by Julie Failla Earhart
I don’t need to remind anyone how hot it has been during the summer of 2012. In order to combat the heat, especially after a night at the MUNY, I raided my bookcase to find a book set in a cool location. Christmas always brings thoughts and hope of snow, ice, and dropping temperatures. I settled on an anthology, I’ll Be Home for Christmas, by New York Times bestselling author, Fern Michaels. Between the cover I found four delightfully romantic novellas.
The first, “Merry, Merry,” had struggling veterinarian Andi Evans trying to save her family property. She and her thirty-five animals take on Perry King of King Cosmetics when Perry wants to buy her land for a new factory. It’s boy versus girl as usual, but the interaction between Andi and her animals always made for a great laugh. I can’t imagine getting thirty-five animals to walk in line anywhere without total chaos.
In “A Bright Red Ribbon,” Morgan Ames is expecting an engagement ring for Christmas. Instead, her boyfriend Keith tells her he’s not quite ready to take the big step. He asks her to wait, and she does. Two years of waiting passes, but Morgan hasn’t heard a word from Keith. Her friends try to tell her that he has dumped her; however, Morgan has faith that he will show up and sweep her off her feet — perhaps too much faith. As Christmas Eve approaches, she isn’t sure what will happen.
“The Christmas Stocking” Amy Baran has returned to Fairfax, Virginia, to help her mother raise money for a new senior center. Her plans include making a deal with Old Man Moss for his Christmas trees. When she arrives, Moss has neglected the farm. Any hope of a tree crop this year is out of the question. When the farm’s sorry state reaches Moss’s son Gus in Los Angeles, he goes to back to see how he can save what so many people depend on. However, Gus and Amy have vastly different views on how the problems should be handled.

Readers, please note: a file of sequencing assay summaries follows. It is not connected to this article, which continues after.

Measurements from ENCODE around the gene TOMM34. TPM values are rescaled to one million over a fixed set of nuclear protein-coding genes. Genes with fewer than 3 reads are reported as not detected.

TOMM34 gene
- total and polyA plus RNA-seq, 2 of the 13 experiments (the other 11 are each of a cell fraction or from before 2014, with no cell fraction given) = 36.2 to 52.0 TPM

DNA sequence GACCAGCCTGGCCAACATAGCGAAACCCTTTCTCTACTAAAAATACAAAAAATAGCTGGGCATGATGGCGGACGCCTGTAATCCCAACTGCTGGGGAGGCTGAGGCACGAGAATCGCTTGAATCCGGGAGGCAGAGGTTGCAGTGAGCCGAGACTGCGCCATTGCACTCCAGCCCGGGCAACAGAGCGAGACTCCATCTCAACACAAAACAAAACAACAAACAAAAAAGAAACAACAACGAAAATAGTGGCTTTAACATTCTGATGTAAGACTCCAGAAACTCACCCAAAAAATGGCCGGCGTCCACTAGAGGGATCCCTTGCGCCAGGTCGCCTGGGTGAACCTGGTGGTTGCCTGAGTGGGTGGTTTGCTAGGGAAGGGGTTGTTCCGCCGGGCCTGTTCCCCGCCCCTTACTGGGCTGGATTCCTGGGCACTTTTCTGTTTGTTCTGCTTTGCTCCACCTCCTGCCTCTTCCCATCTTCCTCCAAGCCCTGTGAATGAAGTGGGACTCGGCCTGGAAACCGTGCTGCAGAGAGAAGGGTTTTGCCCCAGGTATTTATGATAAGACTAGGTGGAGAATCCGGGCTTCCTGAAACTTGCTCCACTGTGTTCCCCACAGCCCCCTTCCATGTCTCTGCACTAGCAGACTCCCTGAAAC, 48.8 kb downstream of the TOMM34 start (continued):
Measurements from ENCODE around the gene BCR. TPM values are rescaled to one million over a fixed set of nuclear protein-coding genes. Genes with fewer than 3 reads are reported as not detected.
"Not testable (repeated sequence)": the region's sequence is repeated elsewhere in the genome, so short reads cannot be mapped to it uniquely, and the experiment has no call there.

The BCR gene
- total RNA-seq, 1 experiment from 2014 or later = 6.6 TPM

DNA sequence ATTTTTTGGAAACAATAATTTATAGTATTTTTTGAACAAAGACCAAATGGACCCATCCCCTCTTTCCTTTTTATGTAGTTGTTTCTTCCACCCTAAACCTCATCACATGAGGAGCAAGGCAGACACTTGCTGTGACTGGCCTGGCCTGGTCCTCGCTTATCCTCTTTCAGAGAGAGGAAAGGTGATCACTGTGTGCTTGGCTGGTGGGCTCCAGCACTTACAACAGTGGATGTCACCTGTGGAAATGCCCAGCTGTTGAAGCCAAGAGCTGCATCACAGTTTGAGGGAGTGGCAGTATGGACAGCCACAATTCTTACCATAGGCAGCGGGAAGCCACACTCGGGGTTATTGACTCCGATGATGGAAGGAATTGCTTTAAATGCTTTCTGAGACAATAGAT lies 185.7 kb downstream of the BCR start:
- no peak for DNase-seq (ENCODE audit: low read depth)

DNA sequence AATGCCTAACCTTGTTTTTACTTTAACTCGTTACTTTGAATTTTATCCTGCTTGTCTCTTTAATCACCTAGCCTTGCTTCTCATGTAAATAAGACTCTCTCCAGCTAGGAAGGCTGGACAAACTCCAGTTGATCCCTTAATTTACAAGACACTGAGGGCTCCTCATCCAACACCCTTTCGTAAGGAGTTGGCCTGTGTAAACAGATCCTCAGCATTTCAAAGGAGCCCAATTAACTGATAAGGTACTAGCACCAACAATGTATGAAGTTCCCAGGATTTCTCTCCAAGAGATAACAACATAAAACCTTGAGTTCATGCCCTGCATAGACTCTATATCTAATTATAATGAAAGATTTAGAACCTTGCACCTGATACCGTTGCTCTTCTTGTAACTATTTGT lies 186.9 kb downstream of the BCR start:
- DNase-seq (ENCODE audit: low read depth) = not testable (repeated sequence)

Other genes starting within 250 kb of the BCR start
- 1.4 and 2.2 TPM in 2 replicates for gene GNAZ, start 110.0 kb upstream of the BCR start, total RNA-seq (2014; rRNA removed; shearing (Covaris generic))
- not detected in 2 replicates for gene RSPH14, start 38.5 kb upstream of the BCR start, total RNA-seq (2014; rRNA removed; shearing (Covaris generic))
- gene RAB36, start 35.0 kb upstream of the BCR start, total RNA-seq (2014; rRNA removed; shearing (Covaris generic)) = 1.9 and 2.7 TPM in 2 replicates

Finally, there is “Comfort and Joy,” which pits Angie Bradford against Eagle Department Store owner Josh Eagle. Angie has taken over her mother’s gift-wrapping business, located inside Eagle’s. The store is in trouble with sales plummeting every month. If something doesn’t change soon, both Josh and Angie are going to be looking for new careers.
Michaels is always an easy read and a great way to ward off the summer heat or spend a quiet winter afternoon. My favorite of the four is “Merry, Merry.” The hilarity of the animals closely reminds me of James Herriott’s novels. It was nice to read about characters in situations that took place during the winter months. By reading this in the middle of a record-breaking St. Louis summer, I was able to quit sweating the heat for a while.